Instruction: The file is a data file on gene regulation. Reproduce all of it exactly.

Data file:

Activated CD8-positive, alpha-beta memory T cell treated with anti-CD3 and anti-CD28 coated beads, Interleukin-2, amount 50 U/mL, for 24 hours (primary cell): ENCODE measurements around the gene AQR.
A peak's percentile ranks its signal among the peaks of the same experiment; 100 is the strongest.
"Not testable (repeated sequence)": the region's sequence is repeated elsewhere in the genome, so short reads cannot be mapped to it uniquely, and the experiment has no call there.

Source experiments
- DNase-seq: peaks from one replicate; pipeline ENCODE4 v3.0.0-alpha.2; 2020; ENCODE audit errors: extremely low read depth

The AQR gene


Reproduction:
Activated CD8-positive, alpha-beta memory T cell treated with anti-CD3 and anti-CD28 coated beads, Interleukin-2, amount 50 U/mL, for 24 hours (primary cell): ENCODE measurements around the gene AQR.
A peak's percentile ranks its signal among the peaks of the same experiment; 100 is the strongest.
"Not testable (repeated sequence)": the region's sequence is repeated elsewhere in the genome, so short reads cannot be mapped to it uniquely, and the experiment has no call there.

Source experiments
- DNase-seq: peaks from one replicate; pipeline ENCODE4 v3.0.0-alpha.2; 2020; ENCODE audit errors: extremely low read depth

The AQR gene